- Practice emotional self regulation all day and everywhere you go. Don’t confine your anger management efforts to the most troubling target areas. For example, if you have problems with anger management at home, you should not permit yourself to arrive home irritated from work or the commute and ready to quarrel. It’s more effective to resolve resentments as they arise and practice anger control all day so that you are ready to respond constructively to provocations in your priority target zone, e.g., home.
- Here is an anger management exercise to enhance your sense of well being, emotional security, and connectedness. If you practice it often, it will help you to be less vulnerable to the fear, hurt, and resentment that so often drives anger and aggression.
Take an inventory of things about yourself, your relationships, belief system, and your world that give meaning, happiness, or make you feel connected, secure, and alive. (Alternatively, you can create a catalogue of positive memories for the same purpose.) When you are upset, draw from this reservoir of positive thoughts and memories. They can be used to evoke positive feelings that push out negative feelings or preempt an anger response.
- Reduce unnecessary exposure to negativity, anger and violence. Feelings are contagious. To a degree, we become what we behold. So steer clear of angry people and pointless, negative gossip. Pass on violent video games, TV, and movies. Avoid demoralizing reading materials, angry music and political talk shows. Avoid the compulsive pursuit of “cheap thrills” that feel good in the moment but leave one feeling worse and even ashamed later.
- Calm your nervous system. Each day supplies new opportunities to be calm or to be upset. We can choose to focus on upsetting news and minor disappointments or inconveniences. Alternatively, we can prime our nervous systems to be relaxed. We can choose to take the time to “stop and smell the roses.” We can work at calming ourselves with experiences which are beautiful or meaningful.
Listen to soothing music in a pleasant setting. Read the writings of people who emphasize connection rather than deconstruction or despair. Be affectionate, hug often, sleep close, and make time for sexual lovemaking with your partner. Employ caring, non-sexual touching whenever you can. Develop mutually supportive friendships with people you like and resonate with. Get enough good nutrition, exercise, breaks, and sleep. Reduce or eliminate caffeine, alcohol, and the like.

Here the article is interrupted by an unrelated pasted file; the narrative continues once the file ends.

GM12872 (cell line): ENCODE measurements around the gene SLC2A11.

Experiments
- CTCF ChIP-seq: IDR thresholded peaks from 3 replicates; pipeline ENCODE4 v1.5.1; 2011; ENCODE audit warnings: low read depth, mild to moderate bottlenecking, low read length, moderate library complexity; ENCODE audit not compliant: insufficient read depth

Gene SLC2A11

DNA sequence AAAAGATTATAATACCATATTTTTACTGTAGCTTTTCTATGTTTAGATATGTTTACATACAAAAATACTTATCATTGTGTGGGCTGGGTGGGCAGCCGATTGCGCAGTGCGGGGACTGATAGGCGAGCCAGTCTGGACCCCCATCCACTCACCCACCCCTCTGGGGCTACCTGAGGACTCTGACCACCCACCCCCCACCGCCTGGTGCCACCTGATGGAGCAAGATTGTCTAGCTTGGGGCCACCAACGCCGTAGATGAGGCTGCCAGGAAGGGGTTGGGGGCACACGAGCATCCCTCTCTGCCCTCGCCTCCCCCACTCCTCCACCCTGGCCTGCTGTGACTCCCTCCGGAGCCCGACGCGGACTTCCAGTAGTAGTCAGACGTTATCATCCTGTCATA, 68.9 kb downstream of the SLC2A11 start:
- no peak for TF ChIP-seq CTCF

- Read up and learn more facts on anger management on line, at a library, or a bookstore. Engage in anger and stress reducting activities. Select strategies and techniques for dealing with anger which intuitively make sense to you. Attend seminars or workshops. Consider attending Stephan Stosny’s excellent 3-day anger management boot camp for individuals and couples. I find emotional self-regulation techniques for anger management skills, taught in Dr. Stosny’s books and anger management boot camp, to very effective.
- Anger control strategies and conflict management. When you are dealing with difficult situations or people who evoke unproductive anger, there are three basic anger control strategies for conflict management to choose from:
- You can try to control the problematic situation or people. However, focusing on getting others to change is often unproductive. You are just as likely to get angrier. It is usually better to try to resolve the conflict by thinking it through from multiple points of view and partnering with the parties who have a stake in the outcome. It is only in genuine emergencies that we may need to bull our way through.